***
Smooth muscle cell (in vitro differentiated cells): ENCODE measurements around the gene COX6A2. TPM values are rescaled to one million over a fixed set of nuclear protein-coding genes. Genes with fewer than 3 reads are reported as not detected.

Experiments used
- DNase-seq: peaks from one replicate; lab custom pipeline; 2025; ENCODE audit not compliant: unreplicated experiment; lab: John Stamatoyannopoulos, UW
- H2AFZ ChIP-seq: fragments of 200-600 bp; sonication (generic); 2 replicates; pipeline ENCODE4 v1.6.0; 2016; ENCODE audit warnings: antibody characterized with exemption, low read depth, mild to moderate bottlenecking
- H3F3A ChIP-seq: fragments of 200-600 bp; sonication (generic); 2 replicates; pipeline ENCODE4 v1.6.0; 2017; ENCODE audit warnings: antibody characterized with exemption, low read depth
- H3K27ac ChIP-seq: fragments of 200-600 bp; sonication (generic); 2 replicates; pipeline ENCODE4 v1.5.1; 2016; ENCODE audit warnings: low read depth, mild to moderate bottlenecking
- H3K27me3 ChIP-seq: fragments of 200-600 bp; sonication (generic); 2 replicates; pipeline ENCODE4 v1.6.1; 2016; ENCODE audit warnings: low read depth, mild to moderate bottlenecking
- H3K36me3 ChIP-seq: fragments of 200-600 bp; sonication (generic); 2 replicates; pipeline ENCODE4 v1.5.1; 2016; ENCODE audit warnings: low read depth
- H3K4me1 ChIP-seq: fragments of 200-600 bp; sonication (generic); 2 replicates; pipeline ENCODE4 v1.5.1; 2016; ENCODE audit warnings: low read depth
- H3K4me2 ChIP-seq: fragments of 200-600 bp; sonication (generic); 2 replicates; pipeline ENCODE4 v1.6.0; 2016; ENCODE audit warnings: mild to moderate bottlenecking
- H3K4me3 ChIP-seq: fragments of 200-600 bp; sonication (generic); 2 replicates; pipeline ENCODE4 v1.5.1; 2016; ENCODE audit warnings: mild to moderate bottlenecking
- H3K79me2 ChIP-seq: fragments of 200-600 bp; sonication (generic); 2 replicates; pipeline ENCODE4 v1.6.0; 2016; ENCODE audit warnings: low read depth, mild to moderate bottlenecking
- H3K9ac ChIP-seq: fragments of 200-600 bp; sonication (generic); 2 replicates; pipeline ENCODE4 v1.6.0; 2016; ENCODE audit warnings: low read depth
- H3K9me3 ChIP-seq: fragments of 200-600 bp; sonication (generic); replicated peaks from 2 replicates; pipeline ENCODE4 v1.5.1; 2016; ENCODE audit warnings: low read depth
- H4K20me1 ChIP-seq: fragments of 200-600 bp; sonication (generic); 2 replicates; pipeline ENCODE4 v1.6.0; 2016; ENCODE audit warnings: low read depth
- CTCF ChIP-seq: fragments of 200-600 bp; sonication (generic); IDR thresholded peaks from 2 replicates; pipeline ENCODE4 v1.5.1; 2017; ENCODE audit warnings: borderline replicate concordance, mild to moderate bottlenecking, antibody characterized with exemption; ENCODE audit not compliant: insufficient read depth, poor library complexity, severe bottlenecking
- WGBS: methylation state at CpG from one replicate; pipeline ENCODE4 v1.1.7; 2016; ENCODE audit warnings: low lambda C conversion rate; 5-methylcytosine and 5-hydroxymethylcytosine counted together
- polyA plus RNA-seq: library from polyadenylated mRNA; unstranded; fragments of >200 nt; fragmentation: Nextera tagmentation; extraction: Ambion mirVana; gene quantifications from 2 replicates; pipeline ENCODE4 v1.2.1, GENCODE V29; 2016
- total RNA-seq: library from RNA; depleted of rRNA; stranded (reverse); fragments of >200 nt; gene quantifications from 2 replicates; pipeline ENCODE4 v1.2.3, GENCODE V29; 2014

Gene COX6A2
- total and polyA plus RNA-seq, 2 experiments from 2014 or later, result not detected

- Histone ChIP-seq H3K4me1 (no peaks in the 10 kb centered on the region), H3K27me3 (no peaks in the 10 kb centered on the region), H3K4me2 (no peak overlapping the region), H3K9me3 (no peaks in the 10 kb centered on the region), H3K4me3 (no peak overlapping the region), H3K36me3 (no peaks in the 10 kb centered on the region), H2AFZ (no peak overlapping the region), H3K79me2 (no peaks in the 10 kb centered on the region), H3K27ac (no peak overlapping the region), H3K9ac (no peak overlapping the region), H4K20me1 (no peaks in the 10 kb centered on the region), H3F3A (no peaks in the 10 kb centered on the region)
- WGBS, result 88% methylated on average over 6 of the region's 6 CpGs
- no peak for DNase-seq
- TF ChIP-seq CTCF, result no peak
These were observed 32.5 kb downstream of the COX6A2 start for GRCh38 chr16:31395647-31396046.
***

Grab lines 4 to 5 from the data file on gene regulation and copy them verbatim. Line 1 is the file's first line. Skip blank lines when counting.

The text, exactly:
- H2AFZ ChIP-seq: fragments of 200-600 bp; sonication (generic); 2 replicates; pipeline ENCODE4 v1.6.0; 2016; ENCODE audit warnings: antibody characterized with exemption, low read depth, mild to moderate bottlenecking
- H3F3A ChIP-seq: fragments of 200-600 bp; sonication (generic); 2 replicates; pipeline ENCODE4 v1.6.0; 2017; ENCODE audit warnings: antibody characterized with exemption, low read depth